The electric and hybrid share of U.S. vehicle sales has hovered around 3% for the past decade.

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Data: Wards Intelligence; Chart: Chris Canipe/Axios

Why it matters: For all the hoopla surrounding electric cars, they’re still only a sliver of America’s auto industry. Fully electric cars are gaining market share, but the overall demand for electrics and hybrids has risen only slowly. In part, this is because sustained low gasoline prices have revived Americans' traditional preference for larger vehicles, which are mainly gasoline-powered.

"We are definitely seeing consumers selecting more fuel-efficient versions of what they already want to buy, but they’re still buying pickup trucks, SUVs and crossovers.”
— Rebecca Lindland, analyst with Kelley Blue Book, an automotive research firm

What’s on the horizon: Last year, fully electric cars made up about 0.6% of light-vehicle sales. They're set to grow significantly, though forecasts range widely about how much.

  • 3%: That's the 2025 forecast from WARDS Intelligence, an automotive research firm whose data auto companies use.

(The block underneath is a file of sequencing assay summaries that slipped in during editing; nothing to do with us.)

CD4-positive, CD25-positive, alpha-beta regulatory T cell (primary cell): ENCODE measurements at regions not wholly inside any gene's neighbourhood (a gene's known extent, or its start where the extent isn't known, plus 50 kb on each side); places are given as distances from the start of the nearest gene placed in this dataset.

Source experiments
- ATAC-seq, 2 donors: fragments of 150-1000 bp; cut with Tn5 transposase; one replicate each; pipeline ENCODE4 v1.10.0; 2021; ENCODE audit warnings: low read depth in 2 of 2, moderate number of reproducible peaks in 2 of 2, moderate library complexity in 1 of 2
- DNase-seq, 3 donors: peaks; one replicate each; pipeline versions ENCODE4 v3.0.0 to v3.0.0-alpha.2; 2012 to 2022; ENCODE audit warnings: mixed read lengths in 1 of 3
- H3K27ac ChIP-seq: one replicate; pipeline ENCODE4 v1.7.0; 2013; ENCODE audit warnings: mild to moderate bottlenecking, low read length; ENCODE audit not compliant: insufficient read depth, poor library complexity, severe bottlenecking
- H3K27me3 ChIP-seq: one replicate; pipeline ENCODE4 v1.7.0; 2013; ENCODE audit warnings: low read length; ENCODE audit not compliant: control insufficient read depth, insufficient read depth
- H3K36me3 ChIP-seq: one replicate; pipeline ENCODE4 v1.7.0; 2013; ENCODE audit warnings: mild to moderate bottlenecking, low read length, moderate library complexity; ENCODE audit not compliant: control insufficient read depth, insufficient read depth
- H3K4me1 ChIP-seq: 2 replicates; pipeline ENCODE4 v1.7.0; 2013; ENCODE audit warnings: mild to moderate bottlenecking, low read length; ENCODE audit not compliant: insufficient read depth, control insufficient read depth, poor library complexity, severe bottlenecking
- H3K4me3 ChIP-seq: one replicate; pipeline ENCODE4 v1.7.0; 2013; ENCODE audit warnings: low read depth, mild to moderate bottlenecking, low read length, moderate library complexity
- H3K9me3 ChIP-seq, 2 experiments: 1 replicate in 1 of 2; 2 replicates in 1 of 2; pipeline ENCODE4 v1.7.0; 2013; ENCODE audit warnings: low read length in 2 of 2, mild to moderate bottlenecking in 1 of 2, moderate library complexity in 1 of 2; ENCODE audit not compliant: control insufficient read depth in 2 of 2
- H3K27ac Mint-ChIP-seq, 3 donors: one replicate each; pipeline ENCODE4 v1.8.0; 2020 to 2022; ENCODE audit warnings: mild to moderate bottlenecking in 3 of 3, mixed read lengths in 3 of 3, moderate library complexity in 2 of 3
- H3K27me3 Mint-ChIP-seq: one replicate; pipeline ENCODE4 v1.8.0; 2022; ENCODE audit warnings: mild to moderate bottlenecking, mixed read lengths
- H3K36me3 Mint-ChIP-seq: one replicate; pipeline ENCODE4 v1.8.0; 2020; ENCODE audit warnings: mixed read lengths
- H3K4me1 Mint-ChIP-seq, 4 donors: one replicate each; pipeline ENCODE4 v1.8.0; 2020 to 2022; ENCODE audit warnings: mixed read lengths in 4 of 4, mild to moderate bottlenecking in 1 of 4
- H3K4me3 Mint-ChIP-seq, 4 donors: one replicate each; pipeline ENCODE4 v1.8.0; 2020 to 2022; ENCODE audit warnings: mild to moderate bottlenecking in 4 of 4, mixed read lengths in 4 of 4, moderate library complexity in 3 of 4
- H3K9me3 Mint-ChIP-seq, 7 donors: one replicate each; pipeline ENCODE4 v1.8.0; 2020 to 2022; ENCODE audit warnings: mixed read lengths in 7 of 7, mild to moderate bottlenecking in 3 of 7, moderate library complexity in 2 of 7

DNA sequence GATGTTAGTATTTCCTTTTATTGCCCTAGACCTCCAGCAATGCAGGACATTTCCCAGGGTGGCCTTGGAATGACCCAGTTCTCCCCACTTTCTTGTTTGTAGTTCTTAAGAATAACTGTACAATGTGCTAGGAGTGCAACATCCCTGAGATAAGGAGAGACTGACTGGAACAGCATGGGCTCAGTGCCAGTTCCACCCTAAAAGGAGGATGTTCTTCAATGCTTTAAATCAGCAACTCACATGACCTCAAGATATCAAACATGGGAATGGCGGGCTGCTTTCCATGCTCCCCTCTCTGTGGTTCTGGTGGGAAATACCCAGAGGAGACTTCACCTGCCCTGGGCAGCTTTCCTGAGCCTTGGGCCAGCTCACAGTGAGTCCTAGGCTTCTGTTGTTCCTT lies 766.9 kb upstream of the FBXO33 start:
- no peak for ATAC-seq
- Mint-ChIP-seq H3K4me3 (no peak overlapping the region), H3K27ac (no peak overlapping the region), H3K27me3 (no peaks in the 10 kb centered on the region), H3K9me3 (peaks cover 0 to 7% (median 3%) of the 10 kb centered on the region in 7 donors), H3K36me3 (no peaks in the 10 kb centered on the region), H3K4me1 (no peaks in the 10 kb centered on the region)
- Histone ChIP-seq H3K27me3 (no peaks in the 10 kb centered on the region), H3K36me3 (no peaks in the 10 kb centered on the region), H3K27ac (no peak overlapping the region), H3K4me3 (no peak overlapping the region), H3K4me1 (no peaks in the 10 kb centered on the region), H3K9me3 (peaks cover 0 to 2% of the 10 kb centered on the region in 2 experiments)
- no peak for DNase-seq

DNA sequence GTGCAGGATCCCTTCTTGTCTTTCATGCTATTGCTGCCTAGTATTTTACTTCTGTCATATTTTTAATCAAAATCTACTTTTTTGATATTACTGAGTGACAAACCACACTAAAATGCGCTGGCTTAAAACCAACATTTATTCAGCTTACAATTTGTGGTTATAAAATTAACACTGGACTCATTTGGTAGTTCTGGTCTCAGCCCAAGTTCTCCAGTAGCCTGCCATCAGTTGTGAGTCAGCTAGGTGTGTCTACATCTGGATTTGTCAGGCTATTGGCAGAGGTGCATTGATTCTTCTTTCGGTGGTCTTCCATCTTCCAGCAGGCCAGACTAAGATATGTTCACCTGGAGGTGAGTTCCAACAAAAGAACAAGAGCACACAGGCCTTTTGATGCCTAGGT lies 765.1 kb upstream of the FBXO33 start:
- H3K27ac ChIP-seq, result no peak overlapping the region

• 8.5%: That's the 2025 forecast from Bloomberg New Energy Finance, which is more bullish on these issues.

Go deeper: This trend is part of why the Trump administration should rewrite — but not repeal — his predecessor’s fuel-efficiency standards, independent experts tell me in my latest Harder Line column this week.

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Coronavirus surge punctures oil's recovery

Illustration: Aïda Amer/Axios

The growth of coronavirus cases is "casting a shadow" over oil's recovery despite the partial demand revival and supply cuts that have considerably tightened the market in recent months, the International Energy Agency said Friday.

Why it matters: IEA's monthly report confirms what analysts have seen coming for a long time: Failure to contain the virus is a huge threat to the market rebound that has seen prices grow, but remain at a perilous level for many companies.

1 hour ago - Sports

Big Ten's conference-only move could spur a regionalized college sports season

Illustration: Aïda Amer/Axios

The Big Ten announced Thursday that it will move all fall sports to a conference-only schedule.

Why it matters: This will have a snowball effect on the rest of the country, and could force all Power 5 conferences to follow suit, resulting in a regionalized fall sports season.

The second jobs apocalypse

Illustration: Aïda Amer/Axios

This week, United Airlines warned 36,000 U.S. employees their jobs were at risk, Walgreens cut more than 4,000 jobs, Wells Fargo announced it was preparing thousands of terminations this year, and Levi's axed 700 jobs due to falling sales.

Why it matters: We have entered round two of the jobs apocalypse. Those announcements followed similar ones from the Hilton, Hyatt, Marriott and Choice hotels, which all have announced thousands of job cuts, and the bankruptcies of more major U.S. companies like 24 Hour Fitness, Brooks Brothers and Chuck E. Cheese in recent days.